Ocean conservation untapped strategy for fighting climate change

Wednesday, June 27, 2018

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The ocean contributes US$1.5 trillion annually to the overall economy and assures the livelihood of 10-12 per cent of the world's population. But there's another reason to protect marine ecosystems — they're crucial for curbing climate change.

“Blue carbon” ecosystems, such as mangroves, seagrass meadows and kelp forests, are 10 times more effective at sequestering carbon dioxide on a per area basis per year than boreal, temperate, or tropical forests and about twice as effective at storing carbon in their soil and biomass. They also play a crucial role in protecting coastal infrastructure and communities from climate impacts, including the effects of extreme weather events.

Mangroves are found in 123 countries and territories and are estimated to cover more than 150,000 square kilometres globally. They buffer coastal communities from wind and waves, acting as a frontline defence against storms and sea level rise.

If the world halted just half of annual coastal wetlands loss, it would reduce emissions by 0.23 gigatonnes — Spain's total annual emissions in 2013.

Restoring coastal wetlands to their 1990 extent would increase annual carbon sequestration by 160 megatonnes a year, equivalent to offsetting the burning of 77.4 million tonnes of coal.

Commitments made by countries to advance climate action in line with the goals of the Paris Agreement are a vehicle and an opportunity to advance action on both agendas. But the ocean and coastal ecosystems are currently underrepresented in these commitments, known as Nationally Determined Contributions (NDCs).

There are a number of policy options for incorporating blue carbon ecosystems into NDCs. These include:

• Creating or protecting blue carbon ecosystems (including through marine protected areas). This includes establishing buffer zones to reduce impacts from adjacent land-use and allowing mangroves to migrate inland in response to sea level rise.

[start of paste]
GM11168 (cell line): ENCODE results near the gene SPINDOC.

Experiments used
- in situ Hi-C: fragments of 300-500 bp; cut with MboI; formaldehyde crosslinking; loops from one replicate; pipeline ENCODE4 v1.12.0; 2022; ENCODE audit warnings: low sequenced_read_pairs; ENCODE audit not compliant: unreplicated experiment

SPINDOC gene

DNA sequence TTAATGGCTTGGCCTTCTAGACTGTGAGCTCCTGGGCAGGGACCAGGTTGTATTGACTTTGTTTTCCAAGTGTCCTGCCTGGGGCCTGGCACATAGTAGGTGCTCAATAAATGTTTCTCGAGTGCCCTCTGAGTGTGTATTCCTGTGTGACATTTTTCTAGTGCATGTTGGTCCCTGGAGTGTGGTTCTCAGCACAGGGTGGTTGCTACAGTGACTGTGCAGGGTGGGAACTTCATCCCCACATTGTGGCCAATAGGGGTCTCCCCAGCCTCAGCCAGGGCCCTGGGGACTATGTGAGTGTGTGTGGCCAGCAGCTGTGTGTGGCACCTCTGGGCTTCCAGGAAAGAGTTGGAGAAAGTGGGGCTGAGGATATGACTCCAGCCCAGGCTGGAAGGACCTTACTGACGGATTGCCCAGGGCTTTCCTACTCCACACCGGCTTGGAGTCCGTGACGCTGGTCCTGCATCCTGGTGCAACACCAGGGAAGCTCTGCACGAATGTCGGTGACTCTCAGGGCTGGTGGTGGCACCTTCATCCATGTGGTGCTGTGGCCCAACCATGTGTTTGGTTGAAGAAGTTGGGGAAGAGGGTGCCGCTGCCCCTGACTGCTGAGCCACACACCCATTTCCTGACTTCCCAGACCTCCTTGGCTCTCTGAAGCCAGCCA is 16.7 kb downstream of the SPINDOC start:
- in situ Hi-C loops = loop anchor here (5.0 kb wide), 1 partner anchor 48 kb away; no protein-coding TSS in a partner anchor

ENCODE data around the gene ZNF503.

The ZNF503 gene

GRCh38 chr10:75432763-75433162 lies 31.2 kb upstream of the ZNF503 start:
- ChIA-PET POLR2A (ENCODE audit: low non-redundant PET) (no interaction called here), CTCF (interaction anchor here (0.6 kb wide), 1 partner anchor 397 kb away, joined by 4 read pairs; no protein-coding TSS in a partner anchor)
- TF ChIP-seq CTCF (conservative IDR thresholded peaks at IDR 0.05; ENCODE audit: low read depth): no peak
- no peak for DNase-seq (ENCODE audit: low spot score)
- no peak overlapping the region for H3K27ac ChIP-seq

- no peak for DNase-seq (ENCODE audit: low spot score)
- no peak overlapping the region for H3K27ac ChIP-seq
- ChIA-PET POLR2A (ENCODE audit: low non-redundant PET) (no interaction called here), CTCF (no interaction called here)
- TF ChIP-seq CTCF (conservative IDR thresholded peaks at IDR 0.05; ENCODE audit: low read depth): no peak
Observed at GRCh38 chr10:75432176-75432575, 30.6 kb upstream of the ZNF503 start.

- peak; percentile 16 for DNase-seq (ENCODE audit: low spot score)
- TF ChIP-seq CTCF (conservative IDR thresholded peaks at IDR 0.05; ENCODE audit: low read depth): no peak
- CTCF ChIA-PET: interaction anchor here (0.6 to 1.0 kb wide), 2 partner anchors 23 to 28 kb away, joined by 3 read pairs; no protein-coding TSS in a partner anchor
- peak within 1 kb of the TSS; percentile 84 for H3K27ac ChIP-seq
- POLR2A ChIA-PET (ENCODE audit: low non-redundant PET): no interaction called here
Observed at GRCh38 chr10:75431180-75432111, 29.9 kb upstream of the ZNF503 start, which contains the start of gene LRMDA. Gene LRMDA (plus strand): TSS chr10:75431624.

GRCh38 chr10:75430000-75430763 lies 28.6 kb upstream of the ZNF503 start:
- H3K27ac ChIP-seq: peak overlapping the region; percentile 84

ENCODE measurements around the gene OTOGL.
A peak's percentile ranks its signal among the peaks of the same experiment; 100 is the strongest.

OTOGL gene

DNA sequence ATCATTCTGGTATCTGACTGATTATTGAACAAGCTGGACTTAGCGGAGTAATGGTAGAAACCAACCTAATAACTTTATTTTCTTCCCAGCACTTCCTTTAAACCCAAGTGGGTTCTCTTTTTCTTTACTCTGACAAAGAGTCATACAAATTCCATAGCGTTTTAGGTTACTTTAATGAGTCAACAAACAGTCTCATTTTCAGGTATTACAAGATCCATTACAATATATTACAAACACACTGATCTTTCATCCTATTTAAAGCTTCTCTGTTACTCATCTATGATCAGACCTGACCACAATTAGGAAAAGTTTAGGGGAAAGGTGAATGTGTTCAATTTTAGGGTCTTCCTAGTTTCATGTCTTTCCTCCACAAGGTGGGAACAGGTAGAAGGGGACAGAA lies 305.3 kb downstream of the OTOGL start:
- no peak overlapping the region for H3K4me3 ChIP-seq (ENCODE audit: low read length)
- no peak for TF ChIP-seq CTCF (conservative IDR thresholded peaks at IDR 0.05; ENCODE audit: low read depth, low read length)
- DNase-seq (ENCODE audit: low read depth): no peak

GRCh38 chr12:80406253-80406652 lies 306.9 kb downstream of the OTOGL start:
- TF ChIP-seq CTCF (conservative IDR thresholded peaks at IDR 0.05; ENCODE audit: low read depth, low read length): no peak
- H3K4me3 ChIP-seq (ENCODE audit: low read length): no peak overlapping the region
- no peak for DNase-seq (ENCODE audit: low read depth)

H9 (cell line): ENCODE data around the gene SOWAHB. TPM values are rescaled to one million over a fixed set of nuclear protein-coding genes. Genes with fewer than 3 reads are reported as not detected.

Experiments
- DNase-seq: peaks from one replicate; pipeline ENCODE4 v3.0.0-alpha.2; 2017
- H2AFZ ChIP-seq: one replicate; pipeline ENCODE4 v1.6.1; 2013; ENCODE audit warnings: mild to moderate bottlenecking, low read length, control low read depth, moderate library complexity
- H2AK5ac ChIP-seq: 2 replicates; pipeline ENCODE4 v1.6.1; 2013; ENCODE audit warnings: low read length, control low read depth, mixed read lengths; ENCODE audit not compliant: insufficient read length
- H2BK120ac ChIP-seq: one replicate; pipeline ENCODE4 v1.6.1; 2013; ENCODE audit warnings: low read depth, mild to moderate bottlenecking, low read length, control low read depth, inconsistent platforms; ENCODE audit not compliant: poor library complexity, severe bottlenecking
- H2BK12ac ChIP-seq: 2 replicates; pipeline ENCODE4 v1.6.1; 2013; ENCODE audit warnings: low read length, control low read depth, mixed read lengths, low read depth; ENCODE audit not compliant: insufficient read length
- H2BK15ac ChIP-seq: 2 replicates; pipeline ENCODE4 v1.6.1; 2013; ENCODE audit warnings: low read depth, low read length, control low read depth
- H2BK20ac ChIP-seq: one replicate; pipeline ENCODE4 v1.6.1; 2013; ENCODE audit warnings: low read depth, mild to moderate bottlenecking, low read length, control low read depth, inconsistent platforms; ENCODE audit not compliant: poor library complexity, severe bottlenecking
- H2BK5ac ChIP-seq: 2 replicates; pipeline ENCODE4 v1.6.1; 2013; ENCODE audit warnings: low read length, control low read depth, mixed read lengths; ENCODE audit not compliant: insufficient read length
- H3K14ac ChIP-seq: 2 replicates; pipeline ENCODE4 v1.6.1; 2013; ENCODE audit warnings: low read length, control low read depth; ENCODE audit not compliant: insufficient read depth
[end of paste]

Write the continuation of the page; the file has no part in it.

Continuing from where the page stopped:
• Reforesting or rehabilitating degraded blue carbon ecosystems.

• Introducing incentives to create new or protect existing blue carbon ecosystems on privately owned land, including through access to carbon markets.

• Ensuring the mitigation potential of blue carbon ecosystems is included in national greenhouse gas inventories.

Of course, curbing climate change isn't the only reason to invest in ocean and coastal ecosystem protection. Coastal ecosystems can also buttress the resilience of coastal communities to natural hazards — including storms (mangroves absorb the energy of storm-driven waves and wind), flooding, erosion and fire. Wetlands provide nurseries for the many species of fish that support economies and improve food security. And marine protected areas can also protect biodiversity.

Fighting climate change is yet another benefit the ocean provides us. It's time to start recognising its protection as a climate change solution.

This year is shaping up to be a critical one for ocean action. The observance of World Oceans Day on June 8 had an action focus to prevent plastic pollution. The 53 member countries of the Commonwealth adopted the Commonwealth Blue Charter on Ocean Action earlier this year — a plan to protect coral reefs, restore mangroves and remove plastic pollution, among other actions. Ocean conservation was the centrepiece of the G7 meeting. Kenya is holding the inaugural blue economy conference in November. And substantial negotiations for a new UN treaty for conservation of the high seas will begin in September.

This year is also a turning point for international climate action. The first stocktake of progress under the Paris Agreement on climate change, known as the Talanoa Dialogue, is currently underway, and is expected to highlight tangible opportunities for countries to further advance climate action. Countries are also expected to agree later this year on a rulebook for implementing the Paris Agreement.

The ocean and coastal ecosystems provide an untapped, nature-based climate solution that needs to be part of both conversations.

— World Resources Institute

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